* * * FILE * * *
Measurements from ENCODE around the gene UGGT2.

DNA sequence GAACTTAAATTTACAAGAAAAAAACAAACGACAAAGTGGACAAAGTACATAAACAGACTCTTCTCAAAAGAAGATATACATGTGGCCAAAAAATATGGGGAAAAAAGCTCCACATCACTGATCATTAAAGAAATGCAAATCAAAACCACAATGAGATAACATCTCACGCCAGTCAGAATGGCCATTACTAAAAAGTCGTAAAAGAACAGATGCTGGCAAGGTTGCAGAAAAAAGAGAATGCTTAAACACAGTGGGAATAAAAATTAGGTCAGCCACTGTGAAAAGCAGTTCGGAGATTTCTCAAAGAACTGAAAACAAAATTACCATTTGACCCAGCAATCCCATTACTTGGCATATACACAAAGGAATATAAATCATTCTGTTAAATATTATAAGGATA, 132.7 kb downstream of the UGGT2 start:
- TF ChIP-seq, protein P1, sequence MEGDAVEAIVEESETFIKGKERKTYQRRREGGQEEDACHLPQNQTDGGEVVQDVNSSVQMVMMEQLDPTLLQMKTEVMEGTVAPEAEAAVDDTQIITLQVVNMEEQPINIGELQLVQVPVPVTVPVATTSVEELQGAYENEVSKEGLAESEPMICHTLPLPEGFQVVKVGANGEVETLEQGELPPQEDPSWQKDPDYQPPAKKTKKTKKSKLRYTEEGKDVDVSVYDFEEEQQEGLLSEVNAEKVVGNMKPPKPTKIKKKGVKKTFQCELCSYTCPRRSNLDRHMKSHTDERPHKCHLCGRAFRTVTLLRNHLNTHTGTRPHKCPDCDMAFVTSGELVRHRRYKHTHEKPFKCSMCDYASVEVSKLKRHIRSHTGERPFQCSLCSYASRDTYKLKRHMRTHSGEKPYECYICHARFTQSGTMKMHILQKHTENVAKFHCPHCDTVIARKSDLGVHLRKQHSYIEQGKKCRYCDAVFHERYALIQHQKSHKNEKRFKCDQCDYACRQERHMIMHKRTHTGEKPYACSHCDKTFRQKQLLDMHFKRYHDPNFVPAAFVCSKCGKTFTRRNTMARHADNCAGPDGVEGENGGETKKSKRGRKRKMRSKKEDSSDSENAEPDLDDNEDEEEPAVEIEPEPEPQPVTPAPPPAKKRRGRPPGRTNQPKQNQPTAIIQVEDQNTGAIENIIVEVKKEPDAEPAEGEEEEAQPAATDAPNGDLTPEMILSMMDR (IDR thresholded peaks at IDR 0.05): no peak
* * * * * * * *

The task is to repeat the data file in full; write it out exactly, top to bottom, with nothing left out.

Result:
Measurements from ENCODE around the gene UGGT2.

DNA sequence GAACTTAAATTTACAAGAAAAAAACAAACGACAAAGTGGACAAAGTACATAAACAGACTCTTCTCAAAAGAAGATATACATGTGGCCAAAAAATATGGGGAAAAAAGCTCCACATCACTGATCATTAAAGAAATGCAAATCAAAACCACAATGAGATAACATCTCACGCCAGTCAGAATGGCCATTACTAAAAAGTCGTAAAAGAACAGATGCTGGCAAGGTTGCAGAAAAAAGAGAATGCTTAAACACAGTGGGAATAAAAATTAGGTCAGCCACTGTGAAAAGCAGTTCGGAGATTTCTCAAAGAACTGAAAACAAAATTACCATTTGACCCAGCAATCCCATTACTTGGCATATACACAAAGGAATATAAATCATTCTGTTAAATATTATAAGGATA, 132.7 kb downstream of the UGGT2 start:
- TF ChIP-seq, protein P1, sequence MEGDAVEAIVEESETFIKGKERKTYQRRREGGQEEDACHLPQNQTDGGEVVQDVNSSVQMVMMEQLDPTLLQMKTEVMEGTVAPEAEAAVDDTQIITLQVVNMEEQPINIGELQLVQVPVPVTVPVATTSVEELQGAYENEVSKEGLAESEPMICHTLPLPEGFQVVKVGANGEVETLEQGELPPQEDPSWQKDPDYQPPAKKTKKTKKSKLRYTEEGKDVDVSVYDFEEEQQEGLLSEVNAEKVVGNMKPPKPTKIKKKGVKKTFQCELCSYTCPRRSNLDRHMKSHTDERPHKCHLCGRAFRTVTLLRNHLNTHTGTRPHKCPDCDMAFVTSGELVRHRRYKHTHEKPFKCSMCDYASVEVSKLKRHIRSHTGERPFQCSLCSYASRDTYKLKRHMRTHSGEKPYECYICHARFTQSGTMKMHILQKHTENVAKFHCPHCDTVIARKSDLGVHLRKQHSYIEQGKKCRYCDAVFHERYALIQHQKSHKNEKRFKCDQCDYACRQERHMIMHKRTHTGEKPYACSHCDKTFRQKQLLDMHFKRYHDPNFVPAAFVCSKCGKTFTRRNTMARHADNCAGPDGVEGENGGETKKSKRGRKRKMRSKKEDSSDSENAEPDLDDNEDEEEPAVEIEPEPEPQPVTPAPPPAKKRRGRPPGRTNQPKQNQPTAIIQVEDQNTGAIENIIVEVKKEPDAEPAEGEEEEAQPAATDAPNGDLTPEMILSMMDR (IDR thresholded peaks at IDR 0.05): no peak